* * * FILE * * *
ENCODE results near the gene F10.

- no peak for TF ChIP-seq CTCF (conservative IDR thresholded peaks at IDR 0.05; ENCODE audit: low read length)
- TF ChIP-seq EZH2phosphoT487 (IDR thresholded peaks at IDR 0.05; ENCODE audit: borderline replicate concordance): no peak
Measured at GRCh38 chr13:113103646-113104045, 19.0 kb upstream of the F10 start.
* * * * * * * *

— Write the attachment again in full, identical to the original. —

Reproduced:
ENCODE results near the gene F10.

- no peak for TF ChIP-seq CTCF (conservative IDR thresholded peaks at IDR 0.05; ENCODE audit: low read length)
- TF ChIP-seq EZH2phosphoT487 (IDR thresholded peaks at IDR 0.05; ENCODE audit: borderline replicate concordance): no peak
Measured at GRCh38 chr13:113103646-113104045, 19.0 kb upstream of the F10 start.